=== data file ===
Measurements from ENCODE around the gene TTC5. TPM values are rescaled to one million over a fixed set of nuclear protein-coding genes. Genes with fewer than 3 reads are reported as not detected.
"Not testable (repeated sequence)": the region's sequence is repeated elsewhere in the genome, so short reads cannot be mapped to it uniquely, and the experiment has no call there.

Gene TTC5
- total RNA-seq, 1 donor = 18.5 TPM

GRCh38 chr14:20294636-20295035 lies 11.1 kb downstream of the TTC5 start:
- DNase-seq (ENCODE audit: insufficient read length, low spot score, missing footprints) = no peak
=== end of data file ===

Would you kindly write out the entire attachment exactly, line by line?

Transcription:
Measurements from ENCODE around the gene TTC5. TPM values are rescaled to one million over a fixed set of nuclear protein-coding genes. Genes with fewer than 3 reads are reported as not detected.
"Not testable (repeated sequence)": the region's sequence is repeated elsewhere in the genome, so short reads cannot be mapped to it uniquely, and the experiment has no call there.

Gene TTC5
- total RNA-seq, 1 donor = 18.5 TPM

GRCh38 chr14:20294636-20295035 lies 11.1 kb downstream of the TTC5 start:
- DNase-seq (ENCODE audit: insufficient read length, low spot score, missing footprints) = no peak